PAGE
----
The Echo Maker
Richard Powers's ninth novel is both a mystery and a documentary.
The mystery centers on the single-vehicle accident that shatters a
young man's life. The documentary portion of the story, still
fiction, delves into the human brain when it is injured. As a
result of the crash, Mark Schluter is in a coma. When he re-enters
the real world, he's left with a syndrome known as Capgras. He
believes his sister, Karin, to be an imposter, a Hollywood actress
who is doubling as his elder sibling. In addition, there is little
evidence about an anonymous call to a 911 operator the night Mark
rolled his truck into a ravine.
A note left on Mark's hospital bed stand is equally puzzling. It
"I am No One
But Tonight on North Line Road
GOD led me to you
So You could Live
And bring back someone else."
Set in Kearney, Nebraska, a second scenario follows in tandem with
the main storyline. Half a million Sand Hill Cranes migrate
annually to the Platte River's edge along the flats. At winter's
end, the birds converge on the area and blanket the wetlands to
nest until spring. The night of Mark's accident, the cranes are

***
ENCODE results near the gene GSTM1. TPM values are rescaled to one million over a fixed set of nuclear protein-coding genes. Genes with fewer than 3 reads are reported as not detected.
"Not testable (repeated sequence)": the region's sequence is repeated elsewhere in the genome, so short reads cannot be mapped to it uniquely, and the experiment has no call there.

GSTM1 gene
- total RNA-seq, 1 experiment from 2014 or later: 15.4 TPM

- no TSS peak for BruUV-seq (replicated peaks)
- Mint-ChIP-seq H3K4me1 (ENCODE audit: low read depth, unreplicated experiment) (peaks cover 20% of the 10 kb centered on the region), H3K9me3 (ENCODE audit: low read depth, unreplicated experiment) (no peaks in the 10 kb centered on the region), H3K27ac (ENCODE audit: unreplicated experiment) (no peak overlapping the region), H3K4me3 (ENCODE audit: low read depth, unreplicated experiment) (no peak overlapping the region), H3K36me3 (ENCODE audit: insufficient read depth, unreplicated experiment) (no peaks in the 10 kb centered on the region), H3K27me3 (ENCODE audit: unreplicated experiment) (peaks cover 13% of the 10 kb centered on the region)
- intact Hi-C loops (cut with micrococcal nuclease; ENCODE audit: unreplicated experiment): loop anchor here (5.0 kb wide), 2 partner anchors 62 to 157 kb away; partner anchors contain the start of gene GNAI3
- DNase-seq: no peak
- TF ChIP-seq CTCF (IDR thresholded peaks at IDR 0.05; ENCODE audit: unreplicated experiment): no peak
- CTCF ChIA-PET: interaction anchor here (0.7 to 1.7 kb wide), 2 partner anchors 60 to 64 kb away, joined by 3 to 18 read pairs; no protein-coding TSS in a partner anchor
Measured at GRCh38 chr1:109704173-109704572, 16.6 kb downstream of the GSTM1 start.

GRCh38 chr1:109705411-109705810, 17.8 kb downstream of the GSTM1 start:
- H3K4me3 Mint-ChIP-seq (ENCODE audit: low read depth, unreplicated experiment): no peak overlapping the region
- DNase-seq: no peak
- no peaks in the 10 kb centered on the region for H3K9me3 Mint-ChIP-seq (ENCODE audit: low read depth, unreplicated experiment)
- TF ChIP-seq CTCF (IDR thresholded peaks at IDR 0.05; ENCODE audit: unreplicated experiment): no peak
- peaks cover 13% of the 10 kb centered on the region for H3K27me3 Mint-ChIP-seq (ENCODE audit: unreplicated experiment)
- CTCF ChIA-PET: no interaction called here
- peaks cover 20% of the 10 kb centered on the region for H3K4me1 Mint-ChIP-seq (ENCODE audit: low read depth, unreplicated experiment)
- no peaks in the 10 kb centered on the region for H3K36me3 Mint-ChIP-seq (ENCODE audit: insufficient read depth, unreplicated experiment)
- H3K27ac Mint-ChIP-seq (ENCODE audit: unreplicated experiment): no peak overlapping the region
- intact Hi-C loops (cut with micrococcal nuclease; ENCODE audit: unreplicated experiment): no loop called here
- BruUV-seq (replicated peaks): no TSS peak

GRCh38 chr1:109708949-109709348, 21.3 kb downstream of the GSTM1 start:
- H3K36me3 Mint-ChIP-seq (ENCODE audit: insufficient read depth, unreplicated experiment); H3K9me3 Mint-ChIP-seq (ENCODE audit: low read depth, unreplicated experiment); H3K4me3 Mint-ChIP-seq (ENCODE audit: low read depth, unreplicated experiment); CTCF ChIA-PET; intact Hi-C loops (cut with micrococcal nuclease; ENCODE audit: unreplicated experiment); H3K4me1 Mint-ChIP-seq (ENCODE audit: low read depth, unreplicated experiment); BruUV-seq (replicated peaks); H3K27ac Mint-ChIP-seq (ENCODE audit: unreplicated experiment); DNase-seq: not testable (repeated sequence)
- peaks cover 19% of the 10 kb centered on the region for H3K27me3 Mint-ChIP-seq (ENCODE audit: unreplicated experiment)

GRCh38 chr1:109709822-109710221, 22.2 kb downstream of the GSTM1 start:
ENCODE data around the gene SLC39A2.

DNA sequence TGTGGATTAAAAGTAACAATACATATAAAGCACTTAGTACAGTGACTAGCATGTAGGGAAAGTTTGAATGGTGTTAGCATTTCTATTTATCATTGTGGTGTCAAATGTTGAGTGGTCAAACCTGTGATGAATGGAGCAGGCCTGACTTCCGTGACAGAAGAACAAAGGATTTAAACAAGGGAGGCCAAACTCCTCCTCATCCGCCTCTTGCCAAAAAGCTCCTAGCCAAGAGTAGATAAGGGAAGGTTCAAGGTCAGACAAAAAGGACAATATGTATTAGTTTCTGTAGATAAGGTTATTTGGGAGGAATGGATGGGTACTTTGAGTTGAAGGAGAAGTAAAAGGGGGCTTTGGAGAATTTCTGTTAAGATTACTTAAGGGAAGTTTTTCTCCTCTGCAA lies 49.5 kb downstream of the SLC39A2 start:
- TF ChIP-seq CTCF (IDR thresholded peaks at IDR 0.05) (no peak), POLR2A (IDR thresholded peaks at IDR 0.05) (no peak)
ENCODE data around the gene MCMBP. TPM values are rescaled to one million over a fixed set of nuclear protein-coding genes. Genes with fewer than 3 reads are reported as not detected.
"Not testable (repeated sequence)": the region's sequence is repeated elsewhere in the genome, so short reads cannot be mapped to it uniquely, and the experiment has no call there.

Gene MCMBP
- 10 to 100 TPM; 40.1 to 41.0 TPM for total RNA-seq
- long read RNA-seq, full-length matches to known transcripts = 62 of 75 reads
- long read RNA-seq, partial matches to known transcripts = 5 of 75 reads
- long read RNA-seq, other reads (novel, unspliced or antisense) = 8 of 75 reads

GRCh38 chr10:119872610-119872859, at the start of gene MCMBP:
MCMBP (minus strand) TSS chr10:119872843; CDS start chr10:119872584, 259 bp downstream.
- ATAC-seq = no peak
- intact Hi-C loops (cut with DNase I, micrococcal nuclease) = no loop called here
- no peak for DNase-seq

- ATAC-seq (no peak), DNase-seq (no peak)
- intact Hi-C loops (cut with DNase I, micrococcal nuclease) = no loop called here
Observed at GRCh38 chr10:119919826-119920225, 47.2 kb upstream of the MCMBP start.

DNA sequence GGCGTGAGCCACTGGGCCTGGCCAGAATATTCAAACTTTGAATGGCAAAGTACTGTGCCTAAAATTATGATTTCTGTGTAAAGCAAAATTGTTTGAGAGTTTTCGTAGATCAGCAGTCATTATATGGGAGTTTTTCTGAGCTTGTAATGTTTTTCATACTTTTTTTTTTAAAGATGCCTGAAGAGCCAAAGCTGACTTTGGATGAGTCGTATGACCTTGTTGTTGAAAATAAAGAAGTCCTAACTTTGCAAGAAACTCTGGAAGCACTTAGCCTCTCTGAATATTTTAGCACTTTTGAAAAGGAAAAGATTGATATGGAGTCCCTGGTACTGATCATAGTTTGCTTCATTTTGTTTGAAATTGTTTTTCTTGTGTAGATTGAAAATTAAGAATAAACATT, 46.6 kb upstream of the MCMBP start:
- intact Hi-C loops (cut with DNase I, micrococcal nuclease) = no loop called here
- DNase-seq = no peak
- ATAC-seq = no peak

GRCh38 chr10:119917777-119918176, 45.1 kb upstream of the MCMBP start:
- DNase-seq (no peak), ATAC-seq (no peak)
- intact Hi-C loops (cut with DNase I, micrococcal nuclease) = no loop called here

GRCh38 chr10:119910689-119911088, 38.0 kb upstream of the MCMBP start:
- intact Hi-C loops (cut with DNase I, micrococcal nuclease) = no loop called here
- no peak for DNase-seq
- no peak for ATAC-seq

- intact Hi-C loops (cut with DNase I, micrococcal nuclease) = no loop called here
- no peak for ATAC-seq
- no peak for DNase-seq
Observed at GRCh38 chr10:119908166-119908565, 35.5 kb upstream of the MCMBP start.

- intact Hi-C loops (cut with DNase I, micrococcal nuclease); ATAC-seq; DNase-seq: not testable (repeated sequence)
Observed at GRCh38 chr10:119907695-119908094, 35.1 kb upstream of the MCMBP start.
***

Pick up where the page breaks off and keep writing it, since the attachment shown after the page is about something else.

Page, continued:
disturbed by the sound of failing brakes, a broken scream and a
plume flying through their midst. In the morning, quiet resumes
when the cranes continue their eerie dance on the river's
Portions of THE ECHO MAKER are written in present tense --- those
passages that describe the cranes' migration and the annual tourist
attraction they become --- while Mark and Karin's story is told in
past tense. The novel is divided into four major parts but without
numbered chapters; chapter breaks are denoted by bold type when a
new scene begins, which is an unusual format. Once a rhythm is
established, the reader expects the form to continue.
Karin's frustration with Mark's lack of progress peaks when she
brings in New York psychoanalyst Gerald Weber, himself a renowned
author of books that deal with bizarre brain disorders. He
interviews a physically recovering Mark and tries to sort out the
mystery of Capgras. At times, the clinical descriptions of the
syndrome become a tedious read. But Powers wields his pen with
dexterity and rescues his reader by depicting the personalities of
his main characters when the storyline continues.
Gerald enters a plane of self-awareness that parallels those of
Mark and Karin. They each bring a back story to be understood in
light of present circumstances. Mark's longtime friends are useful
as aids in his return to health, but the mystery remains about the
causes of his accident. Mark had been a near professional driver,
and drugs or alcohol was not an issue. When the writer of the note
is finally revealed, backgrounds begin to make sense.
Small-town Midwestern life set against the panorama of the
magnificent Sand Hill Crane migration is the essential portion of
THE ECHO MAKER. The chosen title makes for thought-provoking
analysis of Powers's riveting story. Both Karin and Gerald doubt
themselves but muddle through the intricacies of solving the
Capgras mystery in order to restore Mark's brain to self-awareness.
A highly recommended read.
Reviewed by Judy Gigstad on January 21, 2011